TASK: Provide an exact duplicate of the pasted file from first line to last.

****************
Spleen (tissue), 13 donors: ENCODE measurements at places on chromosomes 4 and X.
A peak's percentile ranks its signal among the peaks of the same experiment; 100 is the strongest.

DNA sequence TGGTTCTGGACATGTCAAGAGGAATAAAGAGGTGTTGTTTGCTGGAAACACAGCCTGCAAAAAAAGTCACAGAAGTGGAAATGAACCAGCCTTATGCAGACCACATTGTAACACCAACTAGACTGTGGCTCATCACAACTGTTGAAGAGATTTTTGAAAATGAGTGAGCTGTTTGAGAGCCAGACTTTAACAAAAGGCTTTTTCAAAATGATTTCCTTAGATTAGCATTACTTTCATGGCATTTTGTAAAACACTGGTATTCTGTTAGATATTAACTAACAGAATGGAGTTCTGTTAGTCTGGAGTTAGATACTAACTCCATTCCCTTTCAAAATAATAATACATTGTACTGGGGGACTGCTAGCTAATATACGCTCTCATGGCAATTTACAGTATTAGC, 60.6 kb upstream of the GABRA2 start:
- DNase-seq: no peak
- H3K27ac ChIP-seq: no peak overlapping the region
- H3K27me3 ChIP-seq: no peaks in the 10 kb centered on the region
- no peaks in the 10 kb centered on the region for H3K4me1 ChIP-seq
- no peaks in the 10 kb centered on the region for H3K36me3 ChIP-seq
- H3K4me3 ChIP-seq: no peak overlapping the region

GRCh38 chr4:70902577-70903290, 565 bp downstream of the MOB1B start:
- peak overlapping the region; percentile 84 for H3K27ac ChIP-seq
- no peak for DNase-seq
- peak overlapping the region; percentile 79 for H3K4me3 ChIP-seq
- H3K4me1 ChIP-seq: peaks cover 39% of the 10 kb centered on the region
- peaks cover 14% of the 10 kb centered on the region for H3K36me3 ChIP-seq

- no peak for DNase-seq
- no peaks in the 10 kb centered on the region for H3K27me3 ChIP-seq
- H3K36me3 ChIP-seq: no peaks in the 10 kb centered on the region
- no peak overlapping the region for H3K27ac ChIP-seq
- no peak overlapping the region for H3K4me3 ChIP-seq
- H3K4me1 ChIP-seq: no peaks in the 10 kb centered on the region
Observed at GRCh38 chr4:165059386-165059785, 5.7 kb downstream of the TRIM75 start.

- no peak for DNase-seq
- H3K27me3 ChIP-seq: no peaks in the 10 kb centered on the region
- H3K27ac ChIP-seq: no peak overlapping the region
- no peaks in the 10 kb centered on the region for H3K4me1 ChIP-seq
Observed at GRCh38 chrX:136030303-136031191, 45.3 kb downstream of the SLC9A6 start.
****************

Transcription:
Spleen (tissue), 13 donors: ENCODE measurements at places on chromosomes 4 and X.
A peak's percentile ranks its signal among the peaks of the same experiment; 100 is the strongest.

DNA sequence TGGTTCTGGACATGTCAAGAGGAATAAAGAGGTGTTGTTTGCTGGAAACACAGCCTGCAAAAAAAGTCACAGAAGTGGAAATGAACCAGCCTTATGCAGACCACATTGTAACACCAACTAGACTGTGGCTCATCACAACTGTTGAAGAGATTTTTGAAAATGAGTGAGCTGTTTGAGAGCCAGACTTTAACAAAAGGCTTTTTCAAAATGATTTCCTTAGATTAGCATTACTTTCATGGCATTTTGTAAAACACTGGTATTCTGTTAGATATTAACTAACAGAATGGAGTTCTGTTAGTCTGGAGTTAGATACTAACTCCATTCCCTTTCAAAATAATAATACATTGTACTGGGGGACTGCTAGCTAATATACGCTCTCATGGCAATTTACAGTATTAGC, 60.6 kb upstream of the GABRA2 start:
- DNase-seq: no peak
- H3K27ac ChIP-seq: no peak overlapping the region
- H3K27me3 ChIP-seq: no peaks in the 10 kb centered on the region
- no peaks in the 10 kb centered on the region for H3K4me1 ChIP-seq
- no peaks in the 10 kb centered on the region for H3K36me3 ChIP-seq
- H3K4me3 ChIP-seq: no peak overlapping the region

GRCh38 chr4:70902577-70903290, 565 bp downstream of the MOB1B start:
- peak overlapping the region; percentile 84 for H3K27ac ChIP-seq
- no peak for DNase-seq
- peak overlapping the region; percentile 79 for H3K4me3 ChIP-seq
- H3K4me1 ChIP-seq: peaks cover 39% of the 10 kb centered on the region
- peaks cover 14% of the 10 kb centered on the region for H3K36me3 ChIP-seq

- no peak for DNase-seq
- no peaks in the 10 kb centered on the region for H3K27me3 ChIP-seq
- H3K36me3 ChIP-seq: no peaks in the 10 kb centered on the region
- no peak overlapping the region for H3K27ac ChIP-seq
- no peak overlapping the region for H3K4me3 ChIP-seq
- H3K4me1 ChIP-seq: no peaks in the 10 kb centered on the region
Observed at GRCh38 chr4:165059386-165059785, 5.7 kb downstream of the TRIM75 start.

- no peak for DNase-seq
- H3K27me3 ChIP-seq: no peaks in the 10 kb centered on the region
- H3K27ac ChIP-seq: no peak overlapping the region
- no peaks in the 10 kb centered on the region for H3K4me1 ChIP-seq
Observed at GRCh38 chrX:136030303-136031191, 45.3 kb downstream of the SLC9A6 start.